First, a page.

More than three years after Barbara Kentner's death, her sisters are hoping for justice in a case that hundreds of First Nations chiefs from across the country see as a test of Canada's commitment to missing and murdered Indigenous women and girls. Kentner, a year-old mother and member of Wabigoon Lake Ojibway Nation, died nearly six months after being struck by a trailer hitch thrown at her from a passing car. The charge against Brayden Bushby, 21, was reduced from second-degree murder to manslaughter and aggravated assault earlier this year, sparking outrage from First Nations leaders. There is no mandatory minimum sentence for manslaughter in Canada unless it involves a firearm. If convicted, Bushby could face a sentence ranging from probation to life in prison. It's hard to explain your sister, you know?
I don't understand why it would be something different. Sure, she probably had health issues before that, but that's not the initial cause of her death.
Trial underway in trailer-hitch death of First Nations woman
It was the trailer hitch. CBC News asked Bushby's defence lawyer, George Joseph, for comment on the case in advance of the trial.
No comment was offered before publication time. Bushby was first charged with aggravated assault in February The charges were upgraded to second-degree murder after Barbara died and then reduced in September. The date for the trial has also been delayed several times and was finally set to begin in October when a fire resulted in the closure of the Thunder Bay courthouse.
The case is now being heard in the old courthouse, which had been converted into a hotel. The lengthy wait has put a strain on the family, including Barbara's year-old daughter, Serena, who is undergoing treatment for cancer.
Melissa said, "I want closure, so I'm able to get on with my life and get the help that I need. She said she put off mental health counselling because the counsellor told her that her notes could be subpoenaed for the trial. The case is "indicative of how brutally this delay of justice, this racism injustice, all of these things just exhaust people, and it makes it really hard to remain actively engaged and rightfully outraged," said Riley Yesno, an Indigenous rights activist and research fellow at Ryerson University's Yellowhead Institute.
The trailer hitch that struck Barbara Kentner in the abdomen was exhibit number one in the manslaughter trial of Brayden Bushby, the man who threw it at her from a passing car in January Add some personality to your truck with Zazzle's Girls trailer hitch covers. Protect your Girls tow hitch in style with our great designs! Shop today! ck out our girl trailer hitch selection for the very best in unique or custom, handmade pieces from our shops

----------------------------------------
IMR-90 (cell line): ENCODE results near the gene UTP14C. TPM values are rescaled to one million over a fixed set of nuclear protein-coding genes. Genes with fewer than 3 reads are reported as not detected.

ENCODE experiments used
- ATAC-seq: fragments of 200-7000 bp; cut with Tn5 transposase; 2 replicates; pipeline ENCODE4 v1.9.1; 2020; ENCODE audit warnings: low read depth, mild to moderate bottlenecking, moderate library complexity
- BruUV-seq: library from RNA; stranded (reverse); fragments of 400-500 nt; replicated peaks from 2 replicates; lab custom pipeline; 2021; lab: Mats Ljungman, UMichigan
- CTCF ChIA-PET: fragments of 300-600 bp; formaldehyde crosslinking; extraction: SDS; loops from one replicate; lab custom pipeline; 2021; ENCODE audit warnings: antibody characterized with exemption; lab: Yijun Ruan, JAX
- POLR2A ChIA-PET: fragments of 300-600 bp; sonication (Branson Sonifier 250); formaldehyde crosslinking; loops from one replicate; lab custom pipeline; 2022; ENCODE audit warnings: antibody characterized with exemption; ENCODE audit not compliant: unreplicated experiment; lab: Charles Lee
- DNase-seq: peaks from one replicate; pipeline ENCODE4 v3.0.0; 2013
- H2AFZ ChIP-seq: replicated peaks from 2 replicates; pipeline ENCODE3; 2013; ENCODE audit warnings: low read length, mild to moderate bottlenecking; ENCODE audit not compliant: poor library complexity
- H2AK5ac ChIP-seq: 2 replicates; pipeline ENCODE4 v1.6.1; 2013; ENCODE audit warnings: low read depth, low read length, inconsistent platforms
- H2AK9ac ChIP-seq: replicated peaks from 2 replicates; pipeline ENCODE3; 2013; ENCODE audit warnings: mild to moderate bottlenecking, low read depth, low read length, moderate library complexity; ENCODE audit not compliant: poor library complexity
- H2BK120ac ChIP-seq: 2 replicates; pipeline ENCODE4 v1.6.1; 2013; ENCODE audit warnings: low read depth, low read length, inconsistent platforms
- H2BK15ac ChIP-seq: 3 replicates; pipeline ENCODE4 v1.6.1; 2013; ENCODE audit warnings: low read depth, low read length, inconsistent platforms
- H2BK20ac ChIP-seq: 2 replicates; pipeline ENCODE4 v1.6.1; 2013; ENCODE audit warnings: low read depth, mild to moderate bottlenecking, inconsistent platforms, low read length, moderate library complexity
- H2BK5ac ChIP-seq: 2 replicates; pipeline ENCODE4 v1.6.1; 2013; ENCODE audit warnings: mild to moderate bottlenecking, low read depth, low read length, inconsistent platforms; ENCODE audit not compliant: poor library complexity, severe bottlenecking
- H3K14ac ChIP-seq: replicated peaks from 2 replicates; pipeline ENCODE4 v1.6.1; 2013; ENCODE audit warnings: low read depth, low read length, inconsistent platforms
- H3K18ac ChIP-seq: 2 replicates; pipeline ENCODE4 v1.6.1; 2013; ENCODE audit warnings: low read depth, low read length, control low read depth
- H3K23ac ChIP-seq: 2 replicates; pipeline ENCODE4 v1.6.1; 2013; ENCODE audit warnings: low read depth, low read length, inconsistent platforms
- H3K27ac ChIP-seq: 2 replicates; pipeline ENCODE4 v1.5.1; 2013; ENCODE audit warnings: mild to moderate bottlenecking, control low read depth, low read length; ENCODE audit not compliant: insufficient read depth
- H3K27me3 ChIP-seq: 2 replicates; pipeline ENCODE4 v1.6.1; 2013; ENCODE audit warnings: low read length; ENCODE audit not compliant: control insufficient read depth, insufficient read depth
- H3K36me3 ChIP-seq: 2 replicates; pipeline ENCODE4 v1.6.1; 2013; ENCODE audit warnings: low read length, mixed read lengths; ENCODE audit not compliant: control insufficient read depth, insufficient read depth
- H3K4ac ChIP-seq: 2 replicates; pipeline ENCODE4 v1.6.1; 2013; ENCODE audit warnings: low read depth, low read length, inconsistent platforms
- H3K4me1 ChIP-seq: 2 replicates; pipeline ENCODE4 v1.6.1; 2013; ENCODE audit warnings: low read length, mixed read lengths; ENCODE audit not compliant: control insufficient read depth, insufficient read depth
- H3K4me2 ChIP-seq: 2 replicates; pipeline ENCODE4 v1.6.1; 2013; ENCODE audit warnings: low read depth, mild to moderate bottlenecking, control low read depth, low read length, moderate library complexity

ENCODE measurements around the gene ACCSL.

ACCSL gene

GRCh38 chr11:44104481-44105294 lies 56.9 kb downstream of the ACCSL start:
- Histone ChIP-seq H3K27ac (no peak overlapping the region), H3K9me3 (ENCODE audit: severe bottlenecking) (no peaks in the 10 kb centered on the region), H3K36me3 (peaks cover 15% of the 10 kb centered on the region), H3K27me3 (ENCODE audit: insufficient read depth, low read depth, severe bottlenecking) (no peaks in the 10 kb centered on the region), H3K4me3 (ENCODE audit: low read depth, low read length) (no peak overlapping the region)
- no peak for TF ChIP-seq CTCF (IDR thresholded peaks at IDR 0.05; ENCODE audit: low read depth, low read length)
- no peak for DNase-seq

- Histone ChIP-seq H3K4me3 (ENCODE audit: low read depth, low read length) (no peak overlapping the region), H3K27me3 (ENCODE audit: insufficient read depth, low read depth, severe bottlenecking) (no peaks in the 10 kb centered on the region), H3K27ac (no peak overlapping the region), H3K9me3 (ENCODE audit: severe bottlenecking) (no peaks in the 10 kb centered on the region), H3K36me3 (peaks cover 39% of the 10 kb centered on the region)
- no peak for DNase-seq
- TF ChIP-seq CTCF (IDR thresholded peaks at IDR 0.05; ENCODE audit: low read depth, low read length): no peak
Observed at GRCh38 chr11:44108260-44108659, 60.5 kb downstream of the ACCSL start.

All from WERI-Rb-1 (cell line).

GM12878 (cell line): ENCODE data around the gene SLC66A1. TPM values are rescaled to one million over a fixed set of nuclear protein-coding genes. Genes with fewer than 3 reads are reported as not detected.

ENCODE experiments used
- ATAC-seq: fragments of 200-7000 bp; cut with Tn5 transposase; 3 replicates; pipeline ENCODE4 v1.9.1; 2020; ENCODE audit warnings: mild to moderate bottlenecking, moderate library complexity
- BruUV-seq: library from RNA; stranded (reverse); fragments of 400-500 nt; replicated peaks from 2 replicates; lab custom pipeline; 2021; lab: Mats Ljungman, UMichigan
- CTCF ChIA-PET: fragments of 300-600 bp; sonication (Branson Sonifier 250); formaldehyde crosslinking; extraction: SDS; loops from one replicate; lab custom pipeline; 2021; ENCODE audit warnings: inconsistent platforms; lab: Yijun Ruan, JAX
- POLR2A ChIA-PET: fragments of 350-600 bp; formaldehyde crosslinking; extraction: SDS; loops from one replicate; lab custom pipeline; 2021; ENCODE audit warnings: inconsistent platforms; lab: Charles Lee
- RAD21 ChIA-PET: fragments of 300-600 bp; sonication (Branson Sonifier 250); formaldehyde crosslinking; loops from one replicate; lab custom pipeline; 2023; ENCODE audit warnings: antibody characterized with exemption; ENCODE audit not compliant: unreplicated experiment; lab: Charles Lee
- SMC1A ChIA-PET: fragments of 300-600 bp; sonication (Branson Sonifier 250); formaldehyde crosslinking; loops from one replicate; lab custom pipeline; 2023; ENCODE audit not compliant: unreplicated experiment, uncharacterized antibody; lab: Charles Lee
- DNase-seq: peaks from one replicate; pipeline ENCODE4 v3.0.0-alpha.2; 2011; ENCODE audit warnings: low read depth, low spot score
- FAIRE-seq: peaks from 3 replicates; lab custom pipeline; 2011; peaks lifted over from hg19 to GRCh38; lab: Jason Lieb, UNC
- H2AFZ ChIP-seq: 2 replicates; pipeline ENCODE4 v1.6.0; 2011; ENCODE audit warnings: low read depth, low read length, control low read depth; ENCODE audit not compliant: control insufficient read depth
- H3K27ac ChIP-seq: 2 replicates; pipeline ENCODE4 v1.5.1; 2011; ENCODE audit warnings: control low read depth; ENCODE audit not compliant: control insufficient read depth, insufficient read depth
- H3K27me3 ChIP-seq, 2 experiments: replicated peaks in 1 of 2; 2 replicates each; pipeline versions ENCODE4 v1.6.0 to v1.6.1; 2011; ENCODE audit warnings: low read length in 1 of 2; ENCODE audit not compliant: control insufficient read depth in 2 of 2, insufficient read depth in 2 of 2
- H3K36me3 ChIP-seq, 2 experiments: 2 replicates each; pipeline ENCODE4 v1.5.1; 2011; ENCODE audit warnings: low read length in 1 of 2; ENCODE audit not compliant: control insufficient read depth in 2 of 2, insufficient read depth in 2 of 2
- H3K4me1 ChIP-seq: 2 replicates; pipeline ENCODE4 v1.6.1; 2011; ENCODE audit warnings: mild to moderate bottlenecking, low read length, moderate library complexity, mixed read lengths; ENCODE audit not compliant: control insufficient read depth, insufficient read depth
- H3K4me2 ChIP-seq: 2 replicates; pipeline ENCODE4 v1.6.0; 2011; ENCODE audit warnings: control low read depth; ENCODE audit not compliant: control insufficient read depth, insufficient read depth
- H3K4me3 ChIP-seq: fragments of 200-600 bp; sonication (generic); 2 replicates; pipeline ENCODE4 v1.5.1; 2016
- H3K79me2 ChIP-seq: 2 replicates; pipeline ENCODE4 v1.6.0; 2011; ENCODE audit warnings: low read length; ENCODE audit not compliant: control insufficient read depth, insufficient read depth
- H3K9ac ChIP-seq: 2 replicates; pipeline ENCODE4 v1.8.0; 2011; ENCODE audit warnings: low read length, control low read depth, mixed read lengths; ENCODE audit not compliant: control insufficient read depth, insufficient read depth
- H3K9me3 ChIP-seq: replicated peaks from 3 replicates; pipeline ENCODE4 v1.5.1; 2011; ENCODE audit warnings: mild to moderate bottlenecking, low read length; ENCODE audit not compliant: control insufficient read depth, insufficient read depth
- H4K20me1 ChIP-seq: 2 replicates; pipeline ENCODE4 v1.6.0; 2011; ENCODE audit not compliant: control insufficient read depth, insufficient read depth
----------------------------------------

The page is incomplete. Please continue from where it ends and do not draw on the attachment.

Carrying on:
For Yesno, the case also highlights the importance of the recommendations that the government has yet to act on from the National Inquiry into Missing and Murdered Indigenous Women and Girls, especially when it comes to more serious consequences for perpetrators of violence. The trial could mark a turning point in Thunder Bay's history, Yesno said, an opportunity to change "all these narratives of Thunder Bay being this hostile and horrible place for Indigenous people to live" by showing support and care for the Kentner family.
Barbara's sisters said they hope the whole city learns from it that the consequences of hate are deadly. It's just the way this community proceeded.
It's all about hate," Connie said. The trial, by judge alone, begins Monday and is expected to take four days.
Kentner and her older sister, Melissa, had been walking alongside of a residential road in Thunder Bay on Jan. 29, shortly after 1 a.m. when she was struck in the abdomen by a Kentner, a year-old mother and member of Wabigoon Lake Ojibway Nation, died nearly six months after being struck by a trailer hitch thrown at her from a passing car. The charge against Brayden Shop Girl Boss Trailer Hitch Cover created by MistressCarla. Personalize it with photos & text or purchase as is! Girl Boss Trailer Hitch Cover. Girl Boss Trailer Hitch Cover 50 Off Mugs, Ornaments, Stockings & More Shop Now > Use Code: BESTZAZGIFTS *details 40 Off
Bushby has pleaded not guilty. Thunder Bay Trial begins for Thunder Bay man accused in trailer-hitch death of First Nations woman More than three years after Barbara Kentner's death, her sisters are hoping for justice in a case that hundreds of First Nations chiefs from across the country see as a test of Canada's commitment to missing and murdered Indigenous women and girls.
Jody Porter Posted: Nov 02, AM ET Last ated: November 2, Acting police chief, city councillors among attendees at funeral for First Nations woman hit by trailer hitch. Melissa posted on Facebook early Tuesday that Barbara had died. She and other family members confirmed the death with CBC News.
The passenger in the car yelled, "Oh, I got one," after throwing the hitch at the sisters who were walking on McKenzie Street between Dease and Cameron streets, Melissa Kentner told CBC News in February. The internal damage when Kentner was hit in the kidneys by the hitch was irreparable and proved fatal, her sister said.
Brayden Bushby, 18, was charged with aggravated assault relating to the incident. Thunder Bay police told CBC News they are looking into whether the charges will be changed, in light of Kentner's death.
Thunder Bay First Nations woman dies after being hit by trailer hitch thrown from passing car in Thunder Bay, Ont. Social Sharing.